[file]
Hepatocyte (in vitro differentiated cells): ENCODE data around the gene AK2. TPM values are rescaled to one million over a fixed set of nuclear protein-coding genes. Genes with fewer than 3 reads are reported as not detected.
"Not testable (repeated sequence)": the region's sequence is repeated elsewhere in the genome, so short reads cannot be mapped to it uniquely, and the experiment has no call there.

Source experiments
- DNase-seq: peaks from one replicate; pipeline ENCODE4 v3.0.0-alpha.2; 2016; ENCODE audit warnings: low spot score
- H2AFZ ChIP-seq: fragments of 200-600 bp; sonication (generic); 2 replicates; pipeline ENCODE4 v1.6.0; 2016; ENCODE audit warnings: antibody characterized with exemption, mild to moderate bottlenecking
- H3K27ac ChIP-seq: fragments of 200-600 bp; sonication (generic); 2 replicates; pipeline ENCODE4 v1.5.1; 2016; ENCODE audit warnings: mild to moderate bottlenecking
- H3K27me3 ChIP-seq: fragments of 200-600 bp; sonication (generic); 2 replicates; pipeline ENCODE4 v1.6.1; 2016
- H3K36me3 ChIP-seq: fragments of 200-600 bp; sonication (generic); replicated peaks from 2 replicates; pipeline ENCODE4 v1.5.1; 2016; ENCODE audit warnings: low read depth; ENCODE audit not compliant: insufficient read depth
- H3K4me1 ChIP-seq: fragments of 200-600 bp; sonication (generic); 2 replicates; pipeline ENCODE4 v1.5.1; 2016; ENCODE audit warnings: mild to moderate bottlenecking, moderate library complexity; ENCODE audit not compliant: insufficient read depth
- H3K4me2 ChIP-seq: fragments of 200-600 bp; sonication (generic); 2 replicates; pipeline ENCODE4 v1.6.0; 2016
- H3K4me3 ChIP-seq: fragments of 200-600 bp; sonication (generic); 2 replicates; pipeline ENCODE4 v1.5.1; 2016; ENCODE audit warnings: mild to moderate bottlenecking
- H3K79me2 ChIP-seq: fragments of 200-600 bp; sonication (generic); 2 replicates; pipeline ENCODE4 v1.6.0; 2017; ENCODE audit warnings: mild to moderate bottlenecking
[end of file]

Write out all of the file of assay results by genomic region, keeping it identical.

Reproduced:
Hepatocyte (in vitro differentiated cells): ENCODE data around the gene AK2. TPM values are rescaled to one million over a fixed set of nuclear protein-coding genes. Genes with fewer than 3 reads are reported as not detected.
"Not testable (repeated sequence)": the region's sequence is repeated elsewhere in the genome, so short reads cannot be mapped to it uniquely, and the experiment has no call there.

Source experiments
- DNase-seq: peaks from one replicate; pipeline ENCODE4 v3.0.0-alpha.2; 2016; ENCODE audit warnings: low spot score
- H2AFZ ChIP-seq: fragments of 200-600 bp; sonication (generic); 2 replicates; pipeline ENCODE4 v1.6.0; 2016; ENCODE audit warnings: antibody characterized with exemption, mild to moderate bottlenecking
- H3K27ac ChIP-seq: fragments of 200-600 bp; sonication (generic); 2 replicates; pipeline ENCODE4 v1.5.1; 2016; ENCODE audit warnings: mild to moderate bottlenecking
- H3K27me3 ChIP-seq: fragments of 200-600 bp; sonication (generic); 2 replicates; pipeline ENCODE4 v1.6.1; 2016
- H3K36me3 ChIP-seq: fragments of 200-600 bp; sonication (generic); replicated peaks from 2 replicates; pipeline ENCODE4 v1.5.1; 2016; ENCODE audit warnings: low read depth; ENCODE audit not compliant: insufficient read depth
- H3K4me1 ChIP-seq: fragments of 200-600 bp; sonication (generic); 2 replicates; pipeline ENCODE4 v1.5.1; 2016; ENCODE audit warnings: mild to moderate bottlenecking, moderate library complexity; ENCODE audit not compliant: insufficient read depth
- H3K4me2 ChIP-seq: fragments of 200-600 bp; sonication (generic); 2 replicates; pipeline ENCODE4 v1.6.0; 2016
- H3K4me3 ChIP-seq: fragments of 200-600 bp; sonication (generic); 2 replicates; pipeline ENCODE4 v1.5.1; 2016; ENCODE audit warnings: mild to moderate bottlenecking
- H3K79me2 ChIP-seq: fragments of 200-600 bp; sonication (generic); 2 replicates; pipeline ENCODE4 v1.6.0; 2017; ENCODE audit warnings: mild to moderate bottlenecking